The Pitch: Former Boston police detective Spenser (Mark Wahlberg) is coming home after a five-year stint in the clink for assaulting a superior officer, John Boylan (Michael Gaston), who he believes was covering up the murder of a longtime friend. While attending trucking school, Spenser shacks up with his former boxing coach Henry Cimoli (Alan Arkin) and MMA prospect Hawk (Winston Duke) with plans to get on the road and leave Boston for good. When Boylan and fellow officer Terrence Graham (Brandon Scales) are found dead as part of an apparent murder-suicide involving shady goings-on in the Boston police department, Spenser is a prime suspect. The ex-detective believes that there is more than meets the eye in the case and decides to take it upon himself—with a little help from his friends—to clear his reputation, Graham’s name, and find out exactly what Boylan was up to in the first place, revealing a conspiracy that will shake the department to its core.
The New Action Aisle: In the ‘80s and ‘90s, video store shelves were cluttered with countless low budget, direct-to-video action flicks. In a market crowded with content, it’s even harder for a film to survive—and turn a notable profit—during a theatrical release, and Netflix has become the modern video store with aisles upon aisles of selections. Despite prestige titles like The Irishman and Dolemite Is My Name—both of which received limited theatrical runs to be eligible for Oscar consideration—the streaming app’s selection features more middle-of-the-road pictures, appealing to audiences who just want to watch “something.” Spenser Confidential appears made to appeal to that demographic: a boilerplate action-comedy, that, while not wholly original, provides enough memorable two-fisted tough guy action and likable characters to waste a Wednesday night with on the fly.
Spenser Not-So-Incidental: The character of Spenser was first brought to life by Robert Urich on the ABC television series Spenser: For Hire and this latest iteration is loosely based on the character who appeared throughout several novels penned by Massachusettes native, Robert B. Parker. Parker passed away in 2010 but author Ace Atkins has carried on the Spenser character in a series of novels throughout the past decade.
Sean O’Keefe and Brian Helgeland’s script, adapted from Atkin’s novel Wonderland, takes a little more than the character’s name. It retains Paker’s adoration for the city of Boston, even if it is quite silly at times: During a bathroom sex scene between Spenser and Cissy (Iliza Shlesinger), she climaxes after exclaiming “Go Sox,” and a bathroom battle between Spenser and a couple of Boston’s finest is cut to the Red Sox anthem, “Sweet Caroline”.
Spenser Profiles: Parker originally intended Spenser as a modern-day Phillip Marlowe. Wahlberg’s performance, albeit likable, gives Spenser an underwhelming, everyman take on the character. Meanwhile, Duke’s Hawk isn’t the sharp-dressed slick enforcer that Avery Brooks portrayed in the ABC series, but a soft spoken guy who’s more prone to hand-to-hand combat than gunplay. Outshining them both is Bokeem Woodbine, who turns in a memorable performance as Spenser’s dubious former partner, utilizing the skills he developed while slugging it out for 20 years as a character actor.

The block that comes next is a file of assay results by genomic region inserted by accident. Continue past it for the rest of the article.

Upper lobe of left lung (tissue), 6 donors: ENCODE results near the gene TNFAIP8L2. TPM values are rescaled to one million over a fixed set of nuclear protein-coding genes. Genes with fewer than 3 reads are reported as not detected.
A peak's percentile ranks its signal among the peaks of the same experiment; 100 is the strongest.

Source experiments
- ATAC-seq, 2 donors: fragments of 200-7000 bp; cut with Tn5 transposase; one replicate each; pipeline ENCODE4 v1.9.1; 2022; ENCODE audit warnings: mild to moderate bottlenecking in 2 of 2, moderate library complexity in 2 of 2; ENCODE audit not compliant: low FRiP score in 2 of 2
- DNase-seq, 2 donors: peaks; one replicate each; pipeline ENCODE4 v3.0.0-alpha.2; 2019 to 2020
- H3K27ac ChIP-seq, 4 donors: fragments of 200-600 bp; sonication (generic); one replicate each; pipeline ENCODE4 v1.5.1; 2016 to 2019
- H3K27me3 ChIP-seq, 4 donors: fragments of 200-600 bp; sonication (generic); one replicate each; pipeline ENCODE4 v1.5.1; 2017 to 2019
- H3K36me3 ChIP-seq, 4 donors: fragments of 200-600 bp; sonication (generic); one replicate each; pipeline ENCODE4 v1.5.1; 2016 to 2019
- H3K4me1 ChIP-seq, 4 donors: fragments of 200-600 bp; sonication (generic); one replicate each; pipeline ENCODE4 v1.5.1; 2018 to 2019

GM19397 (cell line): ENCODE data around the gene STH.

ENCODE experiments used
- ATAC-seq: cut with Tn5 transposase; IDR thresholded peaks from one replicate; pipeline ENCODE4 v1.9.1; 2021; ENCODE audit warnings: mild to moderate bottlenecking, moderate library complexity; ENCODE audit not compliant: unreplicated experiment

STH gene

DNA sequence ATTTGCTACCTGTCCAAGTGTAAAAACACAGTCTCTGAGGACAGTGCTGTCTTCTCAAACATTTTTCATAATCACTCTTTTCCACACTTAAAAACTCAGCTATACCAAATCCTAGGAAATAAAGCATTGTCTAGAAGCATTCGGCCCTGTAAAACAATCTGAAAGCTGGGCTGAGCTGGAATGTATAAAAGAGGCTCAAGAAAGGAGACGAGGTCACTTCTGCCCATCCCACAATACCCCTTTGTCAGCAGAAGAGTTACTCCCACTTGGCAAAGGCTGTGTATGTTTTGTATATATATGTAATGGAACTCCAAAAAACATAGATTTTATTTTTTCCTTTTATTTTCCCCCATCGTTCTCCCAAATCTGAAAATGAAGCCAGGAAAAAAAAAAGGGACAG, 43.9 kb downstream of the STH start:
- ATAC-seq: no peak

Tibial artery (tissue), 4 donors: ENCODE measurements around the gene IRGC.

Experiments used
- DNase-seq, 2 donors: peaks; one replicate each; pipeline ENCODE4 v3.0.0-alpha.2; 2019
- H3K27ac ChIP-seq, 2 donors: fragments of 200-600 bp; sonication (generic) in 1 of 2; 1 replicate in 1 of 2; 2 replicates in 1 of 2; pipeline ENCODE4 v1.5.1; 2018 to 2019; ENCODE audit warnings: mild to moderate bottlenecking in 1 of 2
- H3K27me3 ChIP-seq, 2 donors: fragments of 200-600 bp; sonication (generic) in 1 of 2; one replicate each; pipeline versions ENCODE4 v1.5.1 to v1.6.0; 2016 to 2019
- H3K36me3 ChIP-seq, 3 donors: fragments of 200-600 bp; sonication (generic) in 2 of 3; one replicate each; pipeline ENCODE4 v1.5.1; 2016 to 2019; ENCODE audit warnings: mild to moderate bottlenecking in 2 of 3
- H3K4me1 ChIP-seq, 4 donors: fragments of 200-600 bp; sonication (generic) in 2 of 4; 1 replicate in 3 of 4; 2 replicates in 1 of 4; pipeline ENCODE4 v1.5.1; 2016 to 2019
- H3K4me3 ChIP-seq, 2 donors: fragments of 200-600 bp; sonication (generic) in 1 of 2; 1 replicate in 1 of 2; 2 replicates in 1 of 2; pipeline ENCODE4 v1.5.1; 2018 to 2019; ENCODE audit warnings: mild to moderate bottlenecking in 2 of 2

Wicked Awesome Fights: Director Peter Berg has found his muse in Mark Wahlberg. The team has worked together on Berg’s past four films, all ultra-serious action thrillers including Deepwater Horizon and Patriots Day, both of which were based on true-life tragedies. Spenser offers the duo a chance to loosen up and have some fun, eschewing Berg’s jingoistic, rah-rah for police and military agitprop. It’s a welcome change of pace and by focusing more on his confident action direction, Berg is able to propel the hand-to-hand scraps that are peppered throughout the film.
In hindsight, Berg has always had an interest in showcasing memorable fight sequences, going all the way back to 2003’s The Rundown, which cited the iconic alleyway brawl from John Carpenter’s They Live as an inspiration. With Berg, the fisticuffs are thoughtfully sho, the camera never gets too shaky, the action is all presented very front and center—it’s brisk. These sequences never overstay their welcome, or hit the point of exhaustion. One centerpiece here is a Hong Kong action-inspired sequence in a Mexican restaurant that’s both masterfully shot and terrifically funny given its surprising punchline.
It perhaps helps that most of the film’s action sequences are scored by the hits. Boston’s instrumental “Foreplay” subtly plays during the film’s opening prison library altercation—featuring Post Malone, no less— and it’s hard not to get excited knowing damn well that things are going to explode once the opening chords of “Long Time” kick in. In that sense, Berg gives the audience exactly what they’re expecting, and much of the predictable script telegraphs payoff. For instance, while attending trucking school, Spenser longs to be behind the wheel of an impressive semi-christened Black Betty, and the audience immediately knows that that truck will play a major role in the climax … and what song will play.
The Verdict: While Spenser Confidential lacks originality, it saunters by on well-meaning charm, anchored by Berg’s direction and a cast that’s here for a good time. A middle-of-the-road action-comedy, Spenser Confidential provides some hits, and, at times, feels less like a “movie” and more like a pilot for the latest bingeable Netflix original series, particularly in the picture’s final moments.
Where’s It Playing: Spenser Confidential has been released from the joint and is now streaming on Netflix.